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Where % change in demand is greater than % change in price – elastic
Where % change in demand is less than % change in price - inelastic
Elasticity The Formula: Ped = % Change in Quantity Demanded ___________________________ % Change in Price If answer is between 0 and -1: the relationship is inelastic If the answer is between -1 and infinity: the relationship is elastic Note: PED has – sign in front of it; because as price rises demand falls and vice-versa (inverse relationship between price and demand)
Elasticity Price (£) Quantity Demanded The demand curve can be a range of shapes each of which is associated with a different relationship between price and the quantity demanded.
Elasticity Price Quantity Demanded (000s) D The importance of elasticity is the information it provides on the effect on total revenue of changes in price. £5 100 Total revenue is price x quantity sold. In this example, TR = £5 x 100,000 = £500,000. This value is represented by the grey shaded rectangle. Total Revenue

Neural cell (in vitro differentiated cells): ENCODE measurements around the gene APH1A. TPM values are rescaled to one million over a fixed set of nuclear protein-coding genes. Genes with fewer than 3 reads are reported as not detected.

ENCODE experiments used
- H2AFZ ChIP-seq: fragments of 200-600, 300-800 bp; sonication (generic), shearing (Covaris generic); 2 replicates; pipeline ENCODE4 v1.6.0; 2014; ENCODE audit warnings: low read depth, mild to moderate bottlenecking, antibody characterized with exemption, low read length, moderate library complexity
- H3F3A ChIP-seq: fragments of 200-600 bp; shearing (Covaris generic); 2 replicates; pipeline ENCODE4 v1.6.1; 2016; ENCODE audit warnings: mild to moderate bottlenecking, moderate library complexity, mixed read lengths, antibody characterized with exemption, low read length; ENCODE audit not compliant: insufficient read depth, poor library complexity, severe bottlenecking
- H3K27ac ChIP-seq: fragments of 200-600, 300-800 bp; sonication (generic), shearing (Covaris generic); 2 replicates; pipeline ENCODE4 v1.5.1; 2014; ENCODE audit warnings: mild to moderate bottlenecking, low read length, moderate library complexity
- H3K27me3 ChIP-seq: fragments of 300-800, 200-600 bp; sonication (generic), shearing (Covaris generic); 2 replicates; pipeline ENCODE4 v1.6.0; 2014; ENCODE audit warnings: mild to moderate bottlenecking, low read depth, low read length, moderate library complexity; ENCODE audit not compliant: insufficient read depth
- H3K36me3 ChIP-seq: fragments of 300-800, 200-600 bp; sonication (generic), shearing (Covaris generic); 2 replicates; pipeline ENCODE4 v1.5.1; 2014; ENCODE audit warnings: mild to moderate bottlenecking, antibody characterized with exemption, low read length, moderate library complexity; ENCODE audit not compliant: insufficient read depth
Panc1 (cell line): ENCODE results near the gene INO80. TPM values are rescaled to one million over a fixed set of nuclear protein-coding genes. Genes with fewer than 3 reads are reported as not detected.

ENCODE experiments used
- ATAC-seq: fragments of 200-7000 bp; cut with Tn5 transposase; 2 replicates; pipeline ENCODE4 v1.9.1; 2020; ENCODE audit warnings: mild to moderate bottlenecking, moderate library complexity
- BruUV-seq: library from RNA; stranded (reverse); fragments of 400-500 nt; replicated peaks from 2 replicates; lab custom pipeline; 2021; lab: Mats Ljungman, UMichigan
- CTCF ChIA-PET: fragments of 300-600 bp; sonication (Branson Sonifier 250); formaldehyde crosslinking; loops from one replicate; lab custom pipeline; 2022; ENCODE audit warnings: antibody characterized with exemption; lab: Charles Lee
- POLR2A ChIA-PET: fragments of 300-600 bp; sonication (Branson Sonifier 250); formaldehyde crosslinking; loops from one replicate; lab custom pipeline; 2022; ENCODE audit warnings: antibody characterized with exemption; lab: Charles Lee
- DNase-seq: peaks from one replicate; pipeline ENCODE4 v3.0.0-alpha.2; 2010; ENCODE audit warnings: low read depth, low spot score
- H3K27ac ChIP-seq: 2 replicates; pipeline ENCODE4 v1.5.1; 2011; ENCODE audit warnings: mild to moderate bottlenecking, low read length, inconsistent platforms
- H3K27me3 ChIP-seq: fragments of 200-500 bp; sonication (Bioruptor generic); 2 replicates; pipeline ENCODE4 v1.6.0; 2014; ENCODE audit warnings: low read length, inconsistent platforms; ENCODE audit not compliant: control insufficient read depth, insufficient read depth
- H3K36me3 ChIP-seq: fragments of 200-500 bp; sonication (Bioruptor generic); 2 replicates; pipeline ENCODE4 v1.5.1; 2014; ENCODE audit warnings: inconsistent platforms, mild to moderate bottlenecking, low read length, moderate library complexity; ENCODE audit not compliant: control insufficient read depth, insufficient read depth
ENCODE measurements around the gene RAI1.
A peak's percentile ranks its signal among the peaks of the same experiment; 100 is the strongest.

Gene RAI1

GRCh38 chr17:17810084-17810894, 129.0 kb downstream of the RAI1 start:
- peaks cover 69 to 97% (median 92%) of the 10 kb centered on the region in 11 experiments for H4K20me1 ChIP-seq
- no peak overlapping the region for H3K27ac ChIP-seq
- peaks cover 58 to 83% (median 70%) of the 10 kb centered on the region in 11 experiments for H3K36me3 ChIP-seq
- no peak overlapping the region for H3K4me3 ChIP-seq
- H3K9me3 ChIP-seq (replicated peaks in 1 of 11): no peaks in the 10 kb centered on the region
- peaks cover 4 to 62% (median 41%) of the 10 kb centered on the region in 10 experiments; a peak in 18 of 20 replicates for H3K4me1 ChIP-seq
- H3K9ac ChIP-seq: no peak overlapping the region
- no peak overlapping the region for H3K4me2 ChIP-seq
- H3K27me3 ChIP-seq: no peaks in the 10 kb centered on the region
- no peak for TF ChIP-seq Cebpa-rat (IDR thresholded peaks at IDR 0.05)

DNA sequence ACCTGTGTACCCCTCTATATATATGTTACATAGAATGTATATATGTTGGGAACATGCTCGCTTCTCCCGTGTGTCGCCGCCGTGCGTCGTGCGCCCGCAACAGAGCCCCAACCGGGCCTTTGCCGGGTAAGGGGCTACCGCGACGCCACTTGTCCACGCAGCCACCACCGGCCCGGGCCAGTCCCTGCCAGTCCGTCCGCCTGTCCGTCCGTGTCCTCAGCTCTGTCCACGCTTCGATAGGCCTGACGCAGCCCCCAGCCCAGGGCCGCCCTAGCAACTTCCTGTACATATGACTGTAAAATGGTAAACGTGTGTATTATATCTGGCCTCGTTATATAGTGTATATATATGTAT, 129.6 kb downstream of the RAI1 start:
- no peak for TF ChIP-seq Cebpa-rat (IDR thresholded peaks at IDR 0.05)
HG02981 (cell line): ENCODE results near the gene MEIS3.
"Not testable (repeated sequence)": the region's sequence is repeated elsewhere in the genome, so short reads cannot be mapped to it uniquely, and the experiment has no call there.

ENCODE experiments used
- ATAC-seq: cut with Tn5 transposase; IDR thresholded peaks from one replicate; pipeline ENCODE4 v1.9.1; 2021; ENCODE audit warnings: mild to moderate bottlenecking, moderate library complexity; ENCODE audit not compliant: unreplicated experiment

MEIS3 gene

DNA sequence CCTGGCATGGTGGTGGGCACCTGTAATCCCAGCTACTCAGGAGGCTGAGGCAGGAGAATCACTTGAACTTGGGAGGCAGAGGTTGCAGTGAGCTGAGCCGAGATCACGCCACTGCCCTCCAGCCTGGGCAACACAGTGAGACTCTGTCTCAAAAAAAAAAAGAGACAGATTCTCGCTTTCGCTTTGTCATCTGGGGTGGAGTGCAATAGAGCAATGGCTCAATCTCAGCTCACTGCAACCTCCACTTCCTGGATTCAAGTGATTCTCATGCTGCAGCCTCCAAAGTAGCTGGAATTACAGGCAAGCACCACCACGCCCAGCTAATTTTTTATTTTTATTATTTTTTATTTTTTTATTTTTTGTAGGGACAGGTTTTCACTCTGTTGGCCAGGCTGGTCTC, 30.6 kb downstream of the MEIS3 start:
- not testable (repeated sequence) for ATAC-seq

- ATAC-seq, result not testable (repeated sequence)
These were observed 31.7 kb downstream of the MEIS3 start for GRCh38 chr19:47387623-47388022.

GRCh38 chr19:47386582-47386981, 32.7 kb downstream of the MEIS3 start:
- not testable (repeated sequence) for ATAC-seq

Elasticity Price Quantity Demanded (000s) D If the firm decides to decrease price to (say) £3, the degree of price elasticity of the demand curve would determine the extent of the increase in demand and the change therefore in total revenue. £5 100 £3 140 Total Revenue
Elasticity Price (£) Quantity Demanded 10 D 5 5 6 % Δ Price = -50% % Δ Quantity Demanded = +20% Ped = -0.4 (Inelastic) Total Revenue would fall Producer decides to lower price to attract sales Not a good move!
Elasticity Price (£) Quantity Demanded D 10 5 20 Producer decides to reduce price to increase sales 7 % Δ in Price = - 30% % Δ in Demand = + 300% Ped = - 10 (Elastic) Total Revenue rises Good Move!